When I was a kid, each Christmas Eve at my house replayed the same scenario. After the candlelight service at church and the annual viewing of National Lampoon’s Christmas Vacation, my older brother and I would stay awake as long as our sleepy eyes would let us.

Our enduring goal in life was to catch our parents in the act of setting out our Christmas gifts and steal the first available glance at that new bike or pair of rollerblades. That night felt like the longest of the entire year, counting down the seconds until our Christmas hopes would be fulfilled. The moment the sun came streaming through the window, we would tear through the house, waking everyone with our shouts of victory.

Christmas had finally arrived.

As an adult, Christmas doesn’t quite possess the same magical quality that it did during childhood. We still wait with anticipation, but typically for things that we know won’t magically appear under the tree. Many of us enter into the Christmas season carrying with us an unrealized dream or a hope deferred for now. We hold in our hands the loss, disenchantment or yearning for more that another year on earth has gifted us.

I know very few people who aren’t earnestly waiting or desperately longing for something. We’ve been praying for the dawn for what feels like an eternity, and we’re weary from looking at the clock, passing the time, wondering when our hopes will finally become reality.

So what does celebrating Christmas look like for the heart that is tired? For the one who has been tested and pushed to his limits this year? The one with an eager eye trained on the horizon, watching for the arrival of something oh so precious to her soul? For the weary, the waiting, and for each one of us, an invitation is being offered in the form of Advent.

Advent, meaning the arrival or coming of Christ, reminds the longing heart that to wait with anxious expectancy isn’t just human, it’s holy. Since the moment Eve took a bite of that toxic fruit, every person after her has been waiting, watching and yearning for the day when every wrong will finally be made right. Our imperfect soul is begging the One who designed it to lean down low and do some retuning.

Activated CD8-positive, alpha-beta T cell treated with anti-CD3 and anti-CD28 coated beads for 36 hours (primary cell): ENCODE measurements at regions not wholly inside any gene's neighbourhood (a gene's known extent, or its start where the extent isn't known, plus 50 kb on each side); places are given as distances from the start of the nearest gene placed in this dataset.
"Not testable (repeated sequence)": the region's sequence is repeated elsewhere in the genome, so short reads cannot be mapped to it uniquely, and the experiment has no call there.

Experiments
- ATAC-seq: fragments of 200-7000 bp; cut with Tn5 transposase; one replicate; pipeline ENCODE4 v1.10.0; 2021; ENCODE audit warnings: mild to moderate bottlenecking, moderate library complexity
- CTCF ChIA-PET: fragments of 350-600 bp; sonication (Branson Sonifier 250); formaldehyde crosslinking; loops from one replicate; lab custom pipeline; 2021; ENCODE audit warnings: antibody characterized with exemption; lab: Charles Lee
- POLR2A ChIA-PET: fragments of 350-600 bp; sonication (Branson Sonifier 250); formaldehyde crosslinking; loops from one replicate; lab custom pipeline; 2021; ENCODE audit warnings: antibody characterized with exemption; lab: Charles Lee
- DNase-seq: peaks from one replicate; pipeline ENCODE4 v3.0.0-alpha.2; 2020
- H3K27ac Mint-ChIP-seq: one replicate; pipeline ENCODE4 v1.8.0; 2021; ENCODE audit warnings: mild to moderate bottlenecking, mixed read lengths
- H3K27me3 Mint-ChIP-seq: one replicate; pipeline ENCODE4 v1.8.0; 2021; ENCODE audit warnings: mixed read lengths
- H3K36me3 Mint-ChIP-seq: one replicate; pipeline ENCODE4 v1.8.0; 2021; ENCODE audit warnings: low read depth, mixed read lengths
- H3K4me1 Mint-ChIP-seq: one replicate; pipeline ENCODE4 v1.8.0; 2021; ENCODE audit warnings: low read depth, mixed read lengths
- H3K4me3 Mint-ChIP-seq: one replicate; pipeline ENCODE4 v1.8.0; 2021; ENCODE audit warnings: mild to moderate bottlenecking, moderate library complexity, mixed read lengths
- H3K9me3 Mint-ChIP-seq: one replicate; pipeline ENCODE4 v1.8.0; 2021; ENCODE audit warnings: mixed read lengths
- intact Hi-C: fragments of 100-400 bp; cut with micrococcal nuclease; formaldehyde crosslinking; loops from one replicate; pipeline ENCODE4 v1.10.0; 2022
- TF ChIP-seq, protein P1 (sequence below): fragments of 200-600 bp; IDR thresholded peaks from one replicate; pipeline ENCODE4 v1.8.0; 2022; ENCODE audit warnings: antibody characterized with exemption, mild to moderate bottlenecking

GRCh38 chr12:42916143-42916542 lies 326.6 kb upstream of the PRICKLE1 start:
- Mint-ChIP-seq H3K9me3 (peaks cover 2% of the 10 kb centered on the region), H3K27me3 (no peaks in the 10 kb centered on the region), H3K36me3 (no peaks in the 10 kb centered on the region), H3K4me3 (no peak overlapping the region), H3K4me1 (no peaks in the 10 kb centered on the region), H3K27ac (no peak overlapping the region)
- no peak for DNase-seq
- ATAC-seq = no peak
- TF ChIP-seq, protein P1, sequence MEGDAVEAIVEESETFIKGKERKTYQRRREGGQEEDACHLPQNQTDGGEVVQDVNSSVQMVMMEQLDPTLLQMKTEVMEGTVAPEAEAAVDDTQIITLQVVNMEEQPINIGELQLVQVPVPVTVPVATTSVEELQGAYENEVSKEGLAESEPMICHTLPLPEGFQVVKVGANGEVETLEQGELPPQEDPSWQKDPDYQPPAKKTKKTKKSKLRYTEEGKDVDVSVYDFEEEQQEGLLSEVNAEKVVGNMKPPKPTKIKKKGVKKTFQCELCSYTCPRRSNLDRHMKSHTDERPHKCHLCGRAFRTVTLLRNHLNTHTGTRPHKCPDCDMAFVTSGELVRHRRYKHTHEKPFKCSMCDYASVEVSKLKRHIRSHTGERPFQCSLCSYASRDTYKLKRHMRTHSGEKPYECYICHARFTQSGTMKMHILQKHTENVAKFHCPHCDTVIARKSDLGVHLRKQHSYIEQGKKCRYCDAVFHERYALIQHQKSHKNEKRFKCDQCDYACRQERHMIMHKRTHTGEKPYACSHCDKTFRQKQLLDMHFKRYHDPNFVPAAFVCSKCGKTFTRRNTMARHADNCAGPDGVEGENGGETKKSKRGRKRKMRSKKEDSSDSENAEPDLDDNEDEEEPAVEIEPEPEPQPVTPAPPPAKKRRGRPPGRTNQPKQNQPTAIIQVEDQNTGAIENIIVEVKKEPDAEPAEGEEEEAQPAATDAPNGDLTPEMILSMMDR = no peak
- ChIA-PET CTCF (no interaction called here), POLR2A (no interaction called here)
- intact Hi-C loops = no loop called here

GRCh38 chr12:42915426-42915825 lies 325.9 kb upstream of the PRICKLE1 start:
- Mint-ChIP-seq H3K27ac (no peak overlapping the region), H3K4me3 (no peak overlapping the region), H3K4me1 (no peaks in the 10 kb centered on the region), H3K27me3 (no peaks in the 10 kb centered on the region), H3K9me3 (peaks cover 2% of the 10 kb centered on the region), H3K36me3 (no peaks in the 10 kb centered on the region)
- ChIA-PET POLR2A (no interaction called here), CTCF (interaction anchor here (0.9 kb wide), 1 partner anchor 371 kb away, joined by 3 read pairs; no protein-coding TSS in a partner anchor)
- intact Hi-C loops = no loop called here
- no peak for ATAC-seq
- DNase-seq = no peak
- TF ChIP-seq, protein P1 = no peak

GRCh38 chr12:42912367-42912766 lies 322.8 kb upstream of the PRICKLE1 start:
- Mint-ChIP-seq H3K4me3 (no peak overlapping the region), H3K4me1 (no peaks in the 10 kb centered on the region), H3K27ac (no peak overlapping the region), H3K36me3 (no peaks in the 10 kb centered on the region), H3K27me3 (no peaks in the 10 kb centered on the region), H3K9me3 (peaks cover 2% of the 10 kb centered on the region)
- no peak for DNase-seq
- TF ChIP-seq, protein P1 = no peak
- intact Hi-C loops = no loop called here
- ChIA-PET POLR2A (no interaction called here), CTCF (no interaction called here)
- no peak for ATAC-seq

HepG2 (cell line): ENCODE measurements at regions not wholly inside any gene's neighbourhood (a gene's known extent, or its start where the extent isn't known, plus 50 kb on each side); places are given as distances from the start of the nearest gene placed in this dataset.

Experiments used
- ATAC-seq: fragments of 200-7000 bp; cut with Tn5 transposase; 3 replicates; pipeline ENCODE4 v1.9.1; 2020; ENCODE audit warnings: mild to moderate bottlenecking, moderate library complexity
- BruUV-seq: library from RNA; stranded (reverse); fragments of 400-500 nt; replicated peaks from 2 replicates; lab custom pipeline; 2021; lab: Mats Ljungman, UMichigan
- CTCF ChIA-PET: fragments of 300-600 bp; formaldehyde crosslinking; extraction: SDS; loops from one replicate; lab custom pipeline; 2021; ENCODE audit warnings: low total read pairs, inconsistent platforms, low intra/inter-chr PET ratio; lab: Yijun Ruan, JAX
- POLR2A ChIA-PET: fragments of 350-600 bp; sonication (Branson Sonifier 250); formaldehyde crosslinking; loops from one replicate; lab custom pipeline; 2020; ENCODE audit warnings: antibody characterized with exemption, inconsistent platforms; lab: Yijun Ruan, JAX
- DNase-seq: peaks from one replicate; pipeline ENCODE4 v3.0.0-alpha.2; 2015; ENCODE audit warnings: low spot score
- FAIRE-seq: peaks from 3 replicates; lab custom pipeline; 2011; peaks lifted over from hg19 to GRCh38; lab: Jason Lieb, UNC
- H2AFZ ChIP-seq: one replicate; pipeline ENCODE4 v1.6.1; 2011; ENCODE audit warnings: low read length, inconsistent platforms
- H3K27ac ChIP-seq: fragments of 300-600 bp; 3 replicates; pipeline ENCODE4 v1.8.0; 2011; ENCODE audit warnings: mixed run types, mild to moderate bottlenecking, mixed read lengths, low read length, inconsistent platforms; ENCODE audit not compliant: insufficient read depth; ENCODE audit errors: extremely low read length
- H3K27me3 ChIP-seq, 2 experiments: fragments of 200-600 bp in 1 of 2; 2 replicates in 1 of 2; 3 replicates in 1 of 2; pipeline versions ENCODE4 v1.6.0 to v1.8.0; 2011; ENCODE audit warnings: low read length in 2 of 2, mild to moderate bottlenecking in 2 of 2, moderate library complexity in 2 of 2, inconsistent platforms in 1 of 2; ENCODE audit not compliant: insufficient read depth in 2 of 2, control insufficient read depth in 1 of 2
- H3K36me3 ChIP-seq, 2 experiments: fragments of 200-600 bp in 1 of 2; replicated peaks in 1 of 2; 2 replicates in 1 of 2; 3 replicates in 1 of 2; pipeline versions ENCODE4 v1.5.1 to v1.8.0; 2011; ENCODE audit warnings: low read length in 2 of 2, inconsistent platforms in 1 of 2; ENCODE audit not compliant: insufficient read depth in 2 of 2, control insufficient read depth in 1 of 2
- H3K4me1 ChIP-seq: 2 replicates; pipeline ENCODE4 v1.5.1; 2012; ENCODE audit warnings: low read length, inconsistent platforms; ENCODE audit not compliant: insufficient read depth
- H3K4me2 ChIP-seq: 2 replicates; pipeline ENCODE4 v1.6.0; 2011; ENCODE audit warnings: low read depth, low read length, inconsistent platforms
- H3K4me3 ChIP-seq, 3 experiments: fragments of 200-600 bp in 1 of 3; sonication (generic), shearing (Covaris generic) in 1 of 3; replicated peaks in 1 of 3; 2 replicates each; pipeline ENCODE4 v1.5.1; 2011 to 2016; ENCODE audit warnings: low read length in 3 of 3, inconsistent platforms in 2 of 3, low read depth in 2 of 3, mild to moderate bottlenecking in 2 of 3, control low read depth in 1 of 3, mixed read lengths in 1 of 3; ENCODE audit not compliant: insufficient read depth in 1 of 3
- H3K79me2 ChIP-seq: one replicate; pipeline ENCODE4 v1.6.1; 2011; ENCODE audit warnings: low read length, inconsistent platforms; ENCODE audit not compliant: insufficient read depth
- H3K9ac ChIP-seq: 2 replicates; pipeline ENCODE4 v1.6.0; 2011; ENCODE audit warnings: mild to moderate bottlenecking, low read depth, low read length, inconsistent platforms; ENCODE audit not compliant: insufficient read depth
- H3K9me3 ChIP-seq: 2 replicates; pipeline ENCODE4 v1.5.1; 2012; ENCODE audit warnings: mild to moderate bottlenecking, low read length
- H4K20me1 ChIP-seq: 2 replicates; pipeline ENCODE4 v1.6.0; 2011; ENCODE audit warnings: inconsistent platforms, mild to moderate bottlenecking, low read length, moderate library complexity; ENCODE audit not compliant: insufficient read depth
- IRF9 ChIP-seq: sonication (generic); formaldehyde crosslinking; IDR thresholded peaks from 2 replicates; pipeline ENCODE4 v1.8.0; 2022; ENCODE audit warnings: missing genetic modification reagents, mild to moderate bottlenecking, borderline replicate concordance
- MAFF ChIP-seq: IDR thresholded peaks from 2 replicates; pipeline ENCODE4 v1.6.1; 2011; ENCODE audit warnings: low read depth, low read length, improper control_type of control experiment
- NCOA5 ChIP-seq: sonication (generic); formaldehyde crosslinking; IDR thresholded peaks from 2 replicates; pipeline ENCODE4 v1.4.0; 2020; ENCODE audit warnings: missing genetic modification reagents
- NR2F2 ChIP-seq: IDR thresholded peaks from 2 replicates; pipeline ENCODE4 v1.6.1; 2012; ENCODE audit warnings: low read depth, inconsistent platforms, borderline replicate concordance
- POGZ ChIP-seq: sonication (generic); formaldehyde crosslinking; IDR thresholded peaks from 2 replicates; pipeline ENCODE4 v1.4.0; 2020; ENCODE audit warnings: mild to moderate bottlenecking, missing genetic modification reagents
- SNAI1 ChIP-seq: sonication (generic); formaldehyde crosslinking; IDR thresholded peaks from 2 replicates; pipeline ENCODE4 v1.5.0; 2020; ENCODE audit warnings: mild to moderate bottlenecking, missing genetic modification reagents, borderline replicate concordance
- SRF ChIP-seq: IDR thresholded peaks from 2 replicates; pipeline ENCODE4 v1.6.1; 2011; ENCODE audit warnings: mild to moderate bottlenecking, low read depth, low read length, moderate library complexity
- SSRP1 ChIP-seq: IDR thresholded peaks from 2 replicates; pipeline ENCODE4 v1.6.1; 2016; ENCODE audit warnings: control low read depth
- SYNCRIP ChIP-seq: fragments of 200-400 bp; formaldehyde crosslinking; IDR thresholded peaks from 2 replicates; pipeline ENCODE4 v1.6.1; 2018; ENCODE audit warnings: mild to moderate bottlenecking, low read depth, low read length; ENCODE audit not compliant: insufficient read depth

But the fixing doesn’t come instantly. Each day we watch things in our world break, and we lift them up to our Maker with open palms. And we wait for restoration. In the four weeks leading up to Christmas, Advent gives meaning to our waiting. It gives us permission to acknowledge the tender places and incompletion in our lives. It sits with us in the silence as the weight of grief sinks in. It recognizes the reality of unfinished chapters in our stories and the long suffering nature of waiting. Just waiting.

And then, Advent whispers a promise in our ear. It gently nudges us to lift our head and look up from our clenched fists. It tells us to get ready. Slowly, hope begins to take root in our heart, broken though it may be.

Advent tells us a story of someone who is coming to mend, to restore, to put our waiting to an end. When God decided to put on human skin and visit us in the form of a baby, He gave us a glimpse of the complete, uninhibited relationship with Him that’s still to come. So as we learn to wait with anticipation in the days leading up to Christ’s birth, we learn the meaning of waiting for Him to come again, for a complete and total union that will never be undone.

So this Advent season, let’s wait with meaning. Like a people who, though bruised from a world in crisis, has known the closeness of our Savior. Even more, let’s wait with hope. The hope that comes from knowing that our every need may not arrive today, but that our waiting isn’t in vain. This story isn’t over, the day hasn’t dawned. But her first rays are appearing on the horizon, and the celebration that comes in the morning is just around the corner.

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